It's difficult to place a specific genre on It's Walky. While part of the main story did focus on imminent alien abductions, plots and invasions, the real meat of the storylines is the character driven drama, most notably the love story between Walky and Joyce, both of whom go through several character growth spurts over the course of the series. The best part is the relationship between them feels real, based on true emotions and sometimes surprisingly moving prose:

It's the rain.
It's the storm we all have to endure.
We hate it, but it's every drop that
runs down your face that traces
out who you are. Your shape.
The storm shows me so much.
I accept all I see.

We are beautiful.

When Willis would break out something like that, I'm not afraid to admit that I've shed many a tear over the pure emotion that sometimes runs through the story. That isn't to say that Willis's trademark humor doesn't make an appearance. In fact, the comic would sometimes vacillate between toilet humor and theology in a very short period of time. The best moments were when the comic was at it's most emotionally-charged, though, and the comic had many tragic characters that helped it get to that point, characters such as good-guy Anthony McHale Jr. and Walky's one-time girlfriend Dina Sarazu. (Spoiler: Dina's final living words, "I'm sorry, this was the best I could do" still haunt me) Without giving away too much, It's Walky was a sweet, fun, exciting and funny emotional ride, and I would recommend it to any who wanted to partake in it. But that's not the end of what's been called the Walkyverse.

After It's Walky! ended, Willis changed gears, focusing on a humor-first comic that takes place in a toy store. Shortpacked!, which still runs today, takes place in the same world of It's Walky! but has only faint connections to it's predecessor, mainly in the characters of Robin DeSanto, Mike Warner and Ultracar, who were major players in Walky who decide to work at this toy store after the previous comic's excitement. Besides creating insane scenarios and characters that work well together, Willis also uses this new comic with many a one-shot about his love for Transformers, Batman, and other toys or the movies based upon them. Though it sometimes takes on serious topics such as infidelity and addiction, the comic comes nowhere close in seriousness to it's previous incarnations.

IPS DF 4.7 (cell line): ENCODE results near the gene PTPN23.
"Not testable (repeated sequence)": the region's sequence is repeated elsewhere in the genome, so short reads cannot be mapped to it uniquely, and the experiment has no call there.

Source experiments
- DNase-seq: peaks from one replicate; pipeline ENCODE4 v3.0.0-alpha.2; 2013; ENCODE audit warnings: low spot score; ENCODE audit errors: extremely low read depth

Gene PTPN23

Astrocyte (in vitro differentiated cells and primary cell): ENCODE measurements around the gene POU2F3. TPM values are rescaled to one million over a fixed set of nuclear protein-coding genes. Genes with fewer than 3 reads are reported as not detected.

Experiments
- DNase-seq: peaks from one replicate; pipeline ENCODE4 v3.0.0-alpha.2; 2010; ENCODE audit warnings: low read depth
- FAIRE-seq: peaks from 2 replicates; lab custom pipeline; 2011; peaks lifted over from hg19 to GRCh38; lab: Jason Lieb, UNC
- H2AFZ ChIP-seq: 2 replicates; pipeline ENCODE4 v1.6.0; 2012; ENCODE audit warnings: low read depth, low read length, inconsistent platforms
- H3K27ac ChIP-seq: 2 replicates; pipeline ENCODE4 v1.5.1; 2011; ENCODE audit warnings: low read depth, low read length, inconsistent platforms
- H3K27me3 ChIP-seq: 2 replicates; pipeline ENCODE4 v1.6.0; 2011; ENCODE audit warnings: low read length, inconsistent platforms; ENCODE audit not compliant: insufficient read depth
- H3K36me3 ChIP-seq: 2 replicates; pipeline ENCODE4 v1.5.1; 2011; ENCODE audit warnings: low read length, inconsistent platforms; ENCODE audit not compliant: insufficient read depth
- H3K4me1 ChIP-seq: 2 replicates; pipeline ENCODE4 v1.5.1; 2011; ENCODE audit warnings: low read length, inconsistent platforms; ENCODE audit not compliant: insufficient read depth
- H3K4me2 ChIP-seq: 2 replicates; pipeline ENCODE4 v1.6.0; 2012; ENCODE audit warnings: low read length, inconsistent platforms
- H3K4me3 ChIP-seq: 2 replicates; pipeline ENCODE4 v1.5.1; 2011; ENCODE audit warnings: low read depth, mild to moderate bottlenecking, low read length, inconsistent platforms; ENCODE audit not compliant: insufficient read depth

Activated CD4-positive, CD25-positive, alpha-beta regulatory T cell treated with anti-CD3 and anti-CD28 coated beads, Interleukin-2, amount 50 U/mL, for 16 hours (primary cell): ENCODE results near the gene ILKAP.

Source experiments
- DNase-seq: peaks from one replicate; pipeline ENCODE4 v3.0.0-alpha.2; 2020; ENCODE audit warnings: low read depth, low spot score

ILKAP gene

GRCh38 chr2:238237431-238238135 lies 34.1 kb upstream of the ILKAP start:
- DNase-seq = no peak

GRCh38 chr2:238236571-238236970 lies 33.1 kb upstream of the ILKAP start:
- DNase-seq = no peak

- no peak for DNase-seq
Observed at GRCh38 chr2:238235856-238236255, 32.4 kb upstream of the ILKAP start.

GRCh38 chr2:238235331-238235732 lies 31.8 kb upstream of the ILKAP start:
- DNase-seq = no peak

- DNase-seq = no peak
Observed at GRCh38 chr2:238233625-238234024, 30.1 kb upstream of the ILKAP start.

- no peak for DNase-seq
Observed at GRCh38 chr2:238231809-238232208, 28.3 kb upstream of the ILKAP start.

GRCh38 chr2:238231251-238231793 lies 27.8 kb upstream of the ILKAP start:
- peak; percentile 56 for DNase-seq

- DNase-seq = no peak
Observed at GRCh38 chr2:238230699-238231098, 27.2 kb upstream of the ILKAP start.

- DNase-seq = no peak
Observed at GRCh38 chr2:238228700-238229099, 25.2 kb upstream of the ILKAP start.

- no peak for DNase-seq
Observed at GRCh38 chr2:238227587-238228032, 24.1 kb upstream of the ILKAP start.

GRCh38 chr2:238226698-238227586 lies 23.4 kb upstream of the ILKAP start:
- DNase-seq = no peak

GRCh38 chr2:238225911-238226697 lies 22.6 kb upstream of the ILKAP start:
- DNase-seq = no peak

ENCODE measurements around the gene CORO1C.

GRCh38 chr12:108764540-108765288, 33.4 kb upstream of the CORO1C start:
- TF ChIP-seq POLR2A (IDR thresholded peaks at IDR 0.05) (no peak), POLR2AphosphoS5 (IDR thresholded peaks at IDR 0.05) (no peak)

Willis proposed to his future wife on Shortpacked!
But that's not all Willis has been up to. He's one of the founders of Blank Label Comics, which was created by several creators leaving Keenspot. He also hosted a series called Joyce and Walky!, which acted as both an epilogue and sequel to It's Walky! and was different from Willis's other creations in that it was the only title you had to pay to read most of the content (Roomies!, It's Walky! and Shortpacked! are all free to read) which included paid-for content being available on Tuesdays and Thursdays, with a free comic coming out every Saturday.

So why am I telling you all this? Why is a geek who usually reviews using one of his three posts this week to tell you about a webcomic that he loves if it's already ended? Well, Willis just wrapped up the Joyce and Walky comic and has just debuted his brand new comic Dumbing of Age which is a complete reboot of the Walky universe in which there are no aliens, no superpowers. Instead it's a re-imagining of the Joyce/Walky relationship and whether they would still be soul mates if they met under different circumstances, like at college. So far, many Walkyverse characters have already been introduced either directly or in the background, and what parts they'll play has yet to be seen. I'm letting you know that I will be partaking in this new title with eyes open and mouth in a perpetual grin. It's Walky! was a shock I never saw coming, and I'm pretty much committed to whatever Willis puts out now and in the future, until decides to hang up the job for good.

The resemblance is uncanny
Walky, I salute you.

1 comment:

Opinioness of the World said...

Wow, I'm impressed by the "moving prose" portion you quote...simply stunning, evocative of bittersweet emotions.